Design a cover for your report, alongside a few introductory pages that tell a story before you get into the numbers.
You may also consider producing an interactive web version of your report. This provides many more opportunities for visualization and real-life presentation of information. The report becomes available in one click and, even more importantly, each new visitor provides an opportunity for you to engage, inform, and create a new informal “ambassador” for your product.
Usually the preparation of web interactive reports starts just after completion of a printed version. If you are interested in preparing a web version, or you want to make a joint presentation of both the printed and online interactive versions of the Report, earmark extra time, because the process can take up to a month.
- Use interactive and innovative design techniques to keep readers engaged with the complex content of a report.
- Make the report interactive through dynamic content which encourages readers to engage with it.
STEP 6 REPORT’S PUBLICATION AND COMMUNICATION TO STAKEHOLDERS
Traditionally, businesses produce a printed sustainability report or an online, PDF version. Communicating reports through social media has also become very popular.
Promote the report to your stakeholders such as board members, senior managers, key clients or customers and investors. These are all of the people who have a major interest in the company's success and long-term growth. Reports should be an effective instrument for stakeholder engagement. They can be distributed in electronic form or featured on a business's website so that a wider range of stakeholders can easily access it.
To plan a promotion campaign for your sustainability report, involve your communication team. Identify how you can communicate the report to key audiences. What will be the key messages to focus their attention (e.g. offering product incentives, discussing hot topics, educating on complicated topics)?
Choose the media format. Emailing or sharing a report with key stakeholders from a personal address is often well received, but also consider variety of options to promote the report to broader audiences:
- press release
- social media post (e.g. Facebook, Twitter, LinkedIn)
- email campaigns to key stakeholder groups
- post the report on your website and other high-traffic sites
- partner with industry associations to promote to members/peers
Communicate in a concise and clear manner:
- Ensure that your reporting avoids “hard” technical definitions that keep readers from understanding and engaging with the report.
- Promote high-priority topics within the report to ensure key audiences are drawn to the content that matters most to them – use infographics to this end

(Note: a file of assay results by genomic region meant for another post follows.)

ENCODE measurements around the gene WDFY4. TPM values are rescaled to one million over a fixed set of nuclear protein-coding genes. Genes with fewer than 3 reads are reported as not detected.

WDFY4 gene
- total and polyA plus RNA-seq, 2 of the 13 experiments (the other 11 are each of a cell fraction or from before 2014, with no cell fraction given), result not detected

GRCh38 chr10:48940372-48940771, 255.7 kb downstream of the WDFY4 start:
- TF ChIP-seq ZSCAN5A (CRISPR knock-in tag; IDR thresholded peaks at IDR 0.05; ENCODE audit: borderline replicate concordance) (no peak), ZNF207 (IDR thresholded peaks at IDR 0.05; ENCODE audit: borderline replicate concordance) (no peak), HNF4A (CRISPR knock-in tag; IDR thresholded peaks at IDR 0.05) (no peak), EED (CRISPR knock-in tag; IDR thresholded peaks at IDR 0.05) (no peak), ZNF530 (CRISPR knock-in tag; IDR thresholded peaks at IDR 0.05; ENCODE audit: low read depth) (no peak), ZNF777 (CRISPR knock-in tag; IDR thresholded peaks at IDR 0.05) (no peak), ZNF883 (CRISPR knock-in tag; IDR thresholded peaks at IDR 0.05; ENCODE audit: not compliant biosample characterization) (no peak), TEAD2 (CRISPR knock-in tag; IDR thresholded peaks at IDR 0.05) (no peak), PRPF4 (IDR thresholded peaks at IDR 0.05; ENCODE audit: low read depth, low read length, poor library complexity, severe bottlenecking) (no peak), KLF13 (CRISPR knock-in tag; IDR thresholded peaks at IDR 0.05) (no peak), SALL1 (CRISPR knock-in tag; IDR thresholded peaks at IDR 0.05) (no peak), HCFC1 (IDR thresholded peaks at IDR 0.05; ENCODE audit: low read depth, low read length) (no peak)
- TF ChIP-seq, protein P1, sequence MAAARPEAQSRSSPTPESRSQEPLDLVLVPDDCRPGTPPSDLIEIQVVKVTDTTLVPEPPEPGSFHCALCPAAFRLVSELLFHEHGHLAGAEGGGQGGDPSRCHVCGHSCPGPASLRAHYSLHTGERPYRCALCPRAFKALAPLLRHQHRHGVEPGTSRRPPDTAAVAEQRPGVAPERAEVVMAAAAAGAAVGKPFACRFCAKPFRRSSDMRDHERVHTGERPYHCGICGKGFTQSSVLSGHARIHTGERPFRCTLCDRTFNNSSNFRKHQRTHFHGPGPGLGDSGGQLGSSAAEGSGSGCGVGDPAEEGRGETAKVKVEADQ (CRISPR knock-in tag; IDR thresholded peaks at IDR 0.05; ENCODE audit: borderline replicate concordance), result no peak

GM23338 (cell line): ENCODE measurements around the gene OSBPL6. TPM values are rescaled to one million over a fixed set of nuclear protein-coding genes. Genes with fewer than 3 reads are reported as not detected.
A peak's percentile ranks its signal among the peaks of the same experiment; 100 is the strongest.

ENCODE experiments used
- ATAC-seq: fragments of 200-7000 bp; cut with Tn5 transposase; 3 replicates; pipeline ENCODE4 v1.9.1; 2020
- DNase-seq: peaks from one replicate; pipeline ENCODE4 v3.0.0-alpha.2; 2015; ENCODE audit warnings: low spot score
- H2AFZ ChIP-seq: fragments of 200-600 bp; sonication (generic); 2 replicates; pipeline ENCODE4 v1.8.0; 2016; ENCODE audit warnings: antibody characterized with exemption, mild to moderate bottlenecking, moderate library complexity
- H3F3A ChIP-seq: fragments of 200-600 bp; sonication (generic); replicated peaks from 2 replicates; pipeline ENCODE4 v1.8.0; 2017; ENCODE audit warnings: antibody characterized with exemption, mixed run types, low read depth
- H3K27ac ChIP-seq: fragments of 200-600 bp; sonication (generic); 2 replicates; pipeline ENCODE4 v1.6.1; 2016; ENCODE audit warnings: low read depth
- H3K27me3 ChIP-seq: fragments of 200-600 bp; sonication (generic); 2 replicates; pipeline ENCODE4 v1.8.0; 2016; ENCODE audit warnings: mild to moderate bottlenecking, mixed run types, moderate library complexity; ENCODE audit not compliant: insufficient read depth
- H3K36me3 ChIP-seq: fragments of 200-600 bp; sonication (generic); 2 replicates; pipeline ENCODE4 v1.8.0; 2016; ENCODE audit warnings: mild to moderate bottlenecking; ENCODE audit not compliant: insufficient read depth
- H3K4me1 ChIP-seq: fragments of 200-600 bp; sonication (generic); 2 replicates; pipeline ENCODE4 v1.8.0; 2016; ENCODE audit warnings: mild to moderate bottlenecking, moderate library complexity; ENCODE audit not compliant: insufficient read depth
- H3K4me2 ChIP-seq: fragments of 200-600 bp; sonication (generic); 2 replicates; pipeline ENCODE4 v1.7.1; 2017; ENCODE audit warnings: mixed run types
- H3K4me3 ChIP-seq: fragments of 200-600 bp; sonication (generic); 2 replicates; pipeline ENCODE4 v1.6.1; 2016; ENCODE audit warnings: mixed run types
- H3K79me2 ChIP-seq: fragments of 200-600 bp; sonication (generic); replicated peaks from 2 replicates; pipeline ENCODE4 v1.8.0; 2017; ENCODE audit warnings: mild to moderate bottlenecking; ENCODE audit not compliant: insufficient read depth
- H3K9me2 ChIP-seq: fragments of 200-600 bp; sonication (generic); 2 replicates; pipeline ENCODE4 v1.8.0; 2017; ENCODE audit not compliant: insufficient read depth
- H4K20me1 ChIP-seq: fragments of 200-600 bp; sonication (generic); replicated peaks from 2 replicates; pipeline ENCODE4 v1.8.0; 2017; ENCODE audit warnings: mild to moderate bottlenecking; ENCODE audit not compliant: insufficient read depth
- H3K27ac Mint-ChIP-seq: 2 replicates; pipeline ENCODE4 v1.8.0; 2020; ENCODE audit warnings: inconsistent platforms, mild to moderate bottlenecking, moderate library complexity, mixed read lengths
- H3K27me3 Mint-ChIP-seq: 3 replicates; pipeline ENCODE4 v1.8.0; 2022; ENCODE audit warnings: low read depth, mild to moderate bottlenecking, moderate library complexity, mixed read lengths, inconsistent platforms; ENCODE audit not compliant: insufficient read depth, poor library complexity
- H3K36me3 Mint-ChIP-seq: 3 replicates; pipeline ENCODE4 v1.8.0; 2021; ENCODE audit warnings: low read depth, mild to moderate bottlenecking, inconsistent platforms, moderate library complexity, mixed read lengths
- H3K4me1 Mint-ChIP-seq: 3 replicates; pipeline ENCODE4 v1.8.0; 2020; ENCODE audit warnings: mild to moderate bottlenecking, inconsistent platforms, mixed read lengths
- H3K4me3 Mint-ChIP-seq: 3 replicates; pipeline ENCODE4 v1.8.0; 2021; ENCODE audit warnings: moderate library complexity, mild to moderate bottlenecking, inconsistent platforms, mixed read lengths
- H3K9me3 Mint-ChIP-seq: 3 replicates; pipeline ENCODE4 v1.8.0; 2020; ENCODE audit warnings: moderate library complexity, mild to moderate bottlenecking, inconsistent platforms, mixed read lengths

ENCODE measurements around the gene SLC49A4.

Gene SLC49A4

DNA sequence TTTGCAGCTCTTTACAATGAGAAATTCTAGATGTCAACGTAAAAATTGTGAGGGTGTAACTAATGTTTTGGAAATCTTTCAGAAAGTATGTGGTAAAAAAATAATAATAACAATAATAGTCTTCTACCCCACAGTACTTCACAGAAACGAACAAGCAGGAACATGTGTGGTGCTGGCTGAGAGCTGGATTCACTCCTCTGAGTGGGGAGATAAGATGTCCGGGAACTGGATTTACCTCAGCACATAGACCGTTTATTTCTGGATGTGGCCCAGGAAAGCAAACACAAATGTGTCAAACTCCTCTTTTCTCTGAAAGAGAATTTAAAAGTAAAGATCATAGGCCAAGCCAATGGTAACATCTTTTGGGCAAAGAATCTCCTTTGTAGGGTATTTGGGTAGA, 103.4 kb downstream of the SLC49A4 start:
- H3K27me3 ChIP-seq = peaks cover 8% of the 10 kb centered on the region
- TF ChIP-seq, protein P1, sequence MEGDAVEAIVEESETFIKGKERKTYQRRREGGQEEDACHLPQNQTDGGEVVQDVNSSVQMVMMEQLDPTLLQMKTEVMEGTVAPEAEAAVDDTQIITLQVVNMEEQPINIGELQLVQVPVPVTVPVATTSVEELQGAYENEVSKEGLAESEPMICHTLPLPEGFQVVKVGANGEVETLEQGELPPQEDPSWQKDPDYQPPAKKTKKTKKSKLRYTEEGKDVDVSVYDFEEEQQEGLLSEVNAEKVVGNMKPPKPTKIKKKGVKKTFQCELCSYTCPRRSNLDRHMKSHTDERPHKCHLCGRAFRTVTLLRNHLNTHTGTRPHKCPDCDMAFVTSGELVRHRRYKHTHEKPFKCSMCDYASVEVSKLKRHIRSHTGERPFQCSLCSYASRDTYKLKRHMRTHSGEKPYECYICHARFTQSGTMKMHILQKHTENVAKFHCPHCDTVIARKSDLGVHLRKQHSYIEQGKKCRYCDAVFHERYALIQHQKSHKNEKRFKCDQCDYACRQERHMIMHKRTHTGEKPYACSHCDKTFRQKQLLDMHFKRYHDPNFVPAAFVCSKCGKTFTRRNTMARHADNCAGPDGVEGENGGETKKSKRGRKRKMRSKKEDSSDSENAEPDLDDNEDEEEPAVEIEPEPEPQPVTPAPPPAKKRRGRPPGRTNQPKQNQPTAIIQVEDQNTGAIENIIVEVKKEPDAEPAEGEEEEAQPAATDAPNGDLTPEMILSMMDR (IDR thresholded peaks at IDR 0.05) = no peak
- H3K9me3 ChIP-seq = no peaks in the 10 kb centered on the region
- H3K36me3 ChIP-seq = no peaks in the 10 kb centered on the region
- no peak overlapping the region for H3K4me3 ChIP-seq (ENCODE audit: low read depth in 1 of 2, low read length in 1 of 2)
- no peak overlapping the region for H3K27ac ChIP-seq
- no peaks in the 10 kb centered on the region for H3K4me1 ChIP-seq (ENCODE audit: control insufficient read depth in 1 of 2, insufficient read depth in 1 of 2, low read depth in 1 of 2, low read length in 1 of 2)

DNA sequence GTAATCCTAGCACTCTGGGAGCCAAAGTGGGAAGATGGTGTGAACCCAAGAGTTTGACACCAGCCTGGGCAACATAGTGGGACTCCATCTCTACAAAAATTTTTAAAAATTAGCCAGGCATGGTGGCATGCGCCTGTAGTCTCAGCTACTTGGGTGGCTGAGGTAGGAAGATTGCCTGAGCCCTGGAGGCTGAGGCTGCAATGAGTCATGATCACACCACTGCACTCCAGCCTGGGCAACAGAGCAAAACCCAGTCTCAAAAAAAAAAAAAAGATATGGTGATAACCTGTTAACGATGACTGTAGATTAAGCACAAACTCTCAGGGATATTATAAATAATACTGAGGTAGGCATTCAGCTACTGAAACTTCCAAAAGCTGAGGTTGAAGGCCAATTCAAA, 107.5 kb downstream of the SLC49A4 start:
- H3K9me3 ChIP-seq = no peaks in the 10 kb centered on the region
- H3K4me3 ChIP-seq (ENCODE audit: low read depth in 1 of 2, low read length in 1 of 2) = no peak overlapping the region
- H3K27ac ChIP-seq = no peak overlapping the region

- Use visual aids, such as graphics, tables, or pictures to help communicate messages.
Manage your contacts and approach: Build a database of key peers, clients, suppliers, investors and other high-priority stakeholders to whom you want to send the report; track their response to promotional/ media methods. Be ready to provide feedback to the audience recommendations regarding your report.
Submit your report for awards and contests. Reporting contests exist worldwide. These not only promote your report, but also provide the possibility for you to receive expert feedback.
You may wish to prepare a promotional video for social media. Video content has much better coverage and open rates. Here are some examples:
- DANONE Integrated Report 2015
- CrestNicholson Annual Integrated Report Video 2016
- Bosch Annual Report 2015: Simply.Connected
- ACCIONA Annual Report 2016 Summary
- AGCO Annual Report 2016
- ACCA Integrated Report 2016
Examples of interactive data visualizationBP Energy charting tool
BP’s energy charting tool is an example of user-friendly data visualization. Users can explore the world of energy through interactive data, charts, and downloadable reports from the Statistical Review of World Energy.
The interactive graphics enable the comparison of environmental, social, and financial data of the Bosch Group. This is presented over several years alongside key figures by region and country.
- Develop an online version of the report and make interactive content for the report’s promotion.
- Use blogs and social media to promote your sustainability report.
- Use videos and short documentaries to communicate your key messages in a quick and engaging way.
- Use interactive and innovative design techniques to keep readers engaged with the complex content of the report.
Companies who have the most impact have extended the life of their sustainability story. They keep people coming back for more through the use of social media updates, blog posts, and web campaigns that engage and update stakeholders on year-round initiatives.